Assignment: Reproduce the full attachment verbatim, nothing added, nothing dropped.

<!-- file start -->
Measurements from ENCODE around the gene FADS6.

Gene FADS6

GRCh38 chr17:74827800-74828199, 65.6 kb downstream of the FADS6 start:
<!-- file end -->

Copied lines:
Measurements from ENCODE around the gene FADS6.

Gene FADS6

GRCh38 chr17:74827800-74828199, 65.6 kb downstream of the FADS6 start: